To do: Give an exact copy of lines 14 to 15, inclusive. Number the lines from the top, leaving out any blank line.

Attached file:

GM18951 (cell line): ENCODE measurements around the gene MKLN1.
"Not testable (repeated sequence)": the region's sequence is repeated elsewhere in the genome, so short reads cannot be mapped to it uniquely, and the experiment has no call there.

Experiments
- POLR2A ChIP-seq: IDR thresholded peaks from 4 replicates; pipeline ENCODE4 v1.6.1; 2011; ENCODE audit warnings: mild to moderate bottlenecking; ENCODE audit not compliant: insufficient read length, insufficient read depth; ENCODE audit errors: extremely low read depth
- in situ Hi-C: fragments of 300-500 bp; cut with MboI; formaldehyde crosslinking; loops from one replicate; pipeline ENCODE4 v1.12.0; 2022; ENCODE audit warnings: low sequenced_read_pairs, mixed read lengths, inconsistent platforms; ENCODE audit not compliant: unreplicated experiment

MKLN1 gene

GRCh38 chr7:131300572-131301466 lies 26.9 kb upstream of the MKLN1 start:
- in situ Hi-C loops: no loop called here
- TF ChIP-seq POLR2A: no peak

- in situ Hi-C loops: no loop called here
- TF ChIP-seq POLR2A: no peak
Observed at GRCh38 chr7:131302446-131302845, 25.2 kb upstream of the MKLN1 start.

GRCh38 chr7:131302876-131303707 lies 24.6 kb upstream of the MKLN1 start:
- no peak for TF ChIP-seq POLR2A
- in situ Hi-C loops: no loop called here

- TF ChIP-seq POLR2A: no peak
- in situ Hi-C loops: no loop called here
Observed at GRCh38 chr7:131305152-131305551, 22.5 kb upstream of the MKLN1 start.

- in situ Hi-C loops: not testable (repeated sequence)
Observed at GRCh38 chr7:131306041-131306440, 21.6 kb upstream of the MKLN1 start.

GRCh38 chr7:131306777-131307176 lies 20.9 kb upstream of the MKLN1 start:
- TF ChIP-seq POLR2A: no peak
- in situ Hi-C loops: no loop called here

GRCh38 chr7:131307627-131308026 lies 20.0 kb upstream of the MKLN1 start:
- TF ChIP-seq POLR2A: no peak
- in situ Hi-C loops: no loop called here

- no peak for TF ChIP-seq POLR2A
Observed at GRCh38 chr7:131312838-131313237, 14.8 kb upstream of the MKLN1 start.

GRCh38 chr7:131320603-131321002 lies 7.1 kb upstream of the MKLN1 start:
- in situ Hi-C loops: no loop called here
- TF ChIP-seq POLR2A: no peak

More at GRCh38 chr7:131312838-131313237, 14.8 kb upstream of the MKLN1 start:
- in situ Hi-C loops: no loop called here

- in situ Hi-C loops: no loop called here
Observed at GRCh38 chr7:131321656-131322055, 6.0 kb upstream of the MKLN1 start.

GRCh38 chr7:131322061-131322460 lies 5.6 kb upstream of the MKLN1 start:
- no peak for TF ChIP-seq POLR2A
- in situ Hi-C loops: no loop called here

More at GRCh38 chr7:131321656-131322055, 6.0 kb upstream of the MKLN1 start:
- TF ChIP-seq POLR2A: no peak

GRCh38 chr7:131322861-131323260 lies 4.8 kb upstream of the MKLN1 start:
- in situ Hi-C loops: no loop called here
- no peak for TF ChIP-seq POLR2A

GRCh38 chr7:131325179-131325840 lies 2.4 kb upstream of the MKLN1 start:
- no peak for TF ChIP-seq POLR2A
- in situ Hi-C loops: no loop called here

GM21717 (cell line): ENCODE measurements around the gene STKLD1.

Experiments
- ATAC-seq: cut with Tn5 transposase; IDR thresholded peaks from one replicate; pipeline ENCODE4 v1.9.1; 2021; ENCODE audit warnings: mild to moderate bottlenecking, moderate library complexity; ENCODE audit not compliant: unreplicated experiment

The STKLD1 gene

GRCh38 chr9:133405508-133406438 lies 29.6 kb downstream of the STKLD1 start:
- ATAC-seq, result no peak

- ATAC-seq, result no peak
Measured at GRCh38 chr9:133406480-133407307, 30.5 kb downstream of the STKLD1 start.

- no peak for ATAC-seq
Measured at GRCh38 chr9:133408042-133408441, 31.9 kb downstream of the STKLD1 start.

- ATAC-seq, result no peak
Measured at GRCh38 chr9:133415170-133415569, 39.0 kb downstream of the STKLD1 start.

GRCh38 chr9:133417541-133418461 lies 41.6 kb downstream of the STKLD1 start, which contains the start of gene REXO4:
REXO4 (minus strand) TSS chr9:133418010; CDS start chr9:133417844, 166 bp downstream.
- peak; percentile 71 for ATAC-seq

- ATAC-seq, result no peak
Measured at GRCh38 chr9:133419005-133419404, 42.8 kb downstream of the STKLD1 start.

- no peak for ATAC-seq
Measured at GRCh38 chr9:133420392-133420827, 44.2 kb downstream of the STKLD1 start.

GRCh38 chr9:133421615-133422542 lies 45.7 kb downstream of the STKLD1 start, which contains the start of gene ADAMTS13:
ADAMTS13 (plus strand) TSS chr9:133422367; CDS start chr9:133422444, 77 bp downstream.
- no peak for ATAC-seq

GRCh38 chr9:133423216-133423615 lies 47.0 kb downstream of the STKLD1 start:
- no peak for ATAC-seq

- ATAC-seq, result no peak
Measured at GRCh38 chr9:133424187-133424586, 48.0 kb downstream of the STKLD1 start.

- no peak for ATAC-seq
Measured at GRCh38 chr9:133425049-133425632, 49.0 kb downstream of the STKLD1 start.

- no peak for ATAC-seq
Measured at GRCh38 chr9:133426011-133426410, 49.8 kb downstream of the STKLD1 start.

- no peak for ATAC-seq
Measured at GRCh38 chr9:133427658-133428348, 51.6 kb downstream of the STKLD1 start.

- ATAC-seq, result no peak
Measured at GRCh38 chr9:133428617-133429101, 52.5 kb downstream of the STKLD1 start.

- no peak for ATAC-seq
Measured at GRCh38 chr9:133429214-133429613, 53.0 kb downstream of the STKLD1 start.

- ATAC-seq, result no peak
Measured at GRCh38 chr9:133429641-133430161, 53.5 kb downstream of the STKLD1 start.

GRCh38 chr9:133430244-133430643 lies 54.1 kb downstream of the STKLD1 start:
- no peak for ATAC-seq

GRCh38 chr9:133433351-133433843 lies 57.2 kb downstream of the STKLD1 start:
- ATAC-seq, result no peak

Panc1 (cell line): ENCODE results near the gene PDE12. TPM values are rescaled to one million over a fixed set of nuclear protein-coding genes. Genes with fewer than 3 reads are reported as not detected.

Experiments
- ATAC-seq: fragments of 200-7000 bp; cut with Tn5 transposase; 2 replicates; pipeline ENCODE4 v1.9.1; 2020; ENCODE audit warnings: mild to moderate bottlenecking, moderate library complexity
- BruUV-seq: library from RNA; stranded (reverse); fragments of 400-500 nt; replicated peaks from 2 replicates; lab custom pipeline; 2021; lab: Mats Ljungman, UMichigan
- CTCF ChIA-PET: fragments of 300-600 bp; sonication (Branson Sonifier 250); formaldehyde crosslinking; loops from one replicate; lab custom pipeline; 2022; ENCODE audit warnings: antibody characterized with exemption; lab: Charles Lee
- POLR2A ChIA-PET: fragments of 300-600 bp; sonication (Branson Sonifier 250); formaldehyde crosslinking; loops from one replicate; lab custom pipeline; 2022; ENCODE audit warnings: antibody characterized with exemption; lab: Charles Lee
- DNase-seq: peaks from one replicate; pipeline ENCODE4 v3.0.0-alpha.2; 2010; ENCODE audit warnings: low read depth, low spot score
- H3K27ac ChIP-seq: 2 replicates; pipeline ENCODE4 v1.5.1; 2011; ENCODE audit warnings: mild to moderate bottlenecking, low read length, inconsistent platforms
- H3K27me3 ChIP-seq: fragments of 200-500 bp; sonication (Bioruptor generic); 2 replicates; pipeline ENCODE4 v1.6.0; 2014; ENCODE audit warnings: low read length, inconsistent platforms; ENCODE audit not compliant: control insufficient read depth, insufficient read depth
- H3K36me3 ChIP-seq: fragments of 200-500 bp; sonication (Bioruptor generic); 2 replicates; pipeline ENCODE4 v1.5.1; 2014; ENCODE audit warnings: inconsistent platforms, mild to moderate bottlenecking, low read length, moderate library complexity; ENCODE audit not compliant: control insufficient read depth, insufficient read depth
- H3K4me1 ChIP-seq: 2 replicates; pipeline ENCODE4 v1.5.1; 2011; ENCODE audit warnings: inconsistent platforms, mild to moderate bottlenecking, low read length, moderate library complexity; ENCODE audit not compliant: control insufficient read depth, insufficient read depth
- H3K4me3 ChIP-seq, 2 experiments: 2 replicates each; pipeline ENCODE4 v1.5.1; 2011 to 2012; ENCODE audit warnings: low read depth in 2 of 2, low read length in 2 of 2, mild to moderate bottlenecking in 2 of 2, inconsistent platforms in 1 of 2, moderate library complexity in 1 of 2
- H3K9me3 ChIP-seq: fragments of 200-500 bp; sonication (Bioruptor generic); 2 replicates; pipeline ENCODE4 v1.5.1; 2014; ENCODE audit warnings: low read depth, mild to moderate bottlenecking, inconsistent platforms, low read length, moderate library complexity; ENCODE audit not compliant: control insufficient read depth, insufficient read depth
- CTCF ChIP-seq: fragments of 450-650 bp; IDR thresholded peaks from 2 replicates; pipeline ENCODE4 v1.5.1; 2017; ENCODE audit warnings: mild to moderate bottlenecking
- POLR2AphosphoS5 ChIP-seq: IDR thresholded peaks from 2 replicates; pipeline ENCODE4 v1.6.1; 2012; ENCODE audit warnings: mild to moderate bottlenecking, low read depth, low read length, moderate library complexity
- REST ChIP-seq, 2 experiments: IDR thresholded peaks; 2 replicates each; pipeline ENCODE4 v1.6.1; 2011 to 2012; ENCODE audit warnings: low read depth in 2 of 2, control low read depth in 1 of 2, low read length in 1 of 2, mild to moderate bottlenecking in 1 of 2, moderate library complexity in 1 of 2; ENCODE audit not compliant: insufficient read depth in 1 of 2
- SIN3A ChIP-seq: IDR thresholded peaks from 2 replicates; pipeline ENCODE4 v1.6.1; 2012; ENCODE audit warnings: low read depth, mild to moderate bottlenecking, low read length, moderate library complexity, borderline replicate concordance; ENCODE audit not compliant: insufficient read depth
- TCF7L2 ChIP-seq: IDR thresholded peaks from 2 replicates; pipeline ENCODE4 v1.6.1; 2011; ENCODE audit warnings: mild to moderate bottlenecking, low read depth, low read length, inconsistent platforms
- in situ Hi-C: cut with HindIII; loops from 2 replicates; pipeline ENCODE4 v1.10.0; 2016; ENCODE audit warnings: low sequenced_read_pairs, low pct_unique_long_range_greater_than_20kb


- no peak for TF ChIP-seq POLR2A
- in situ Hi-C loops: no loop called here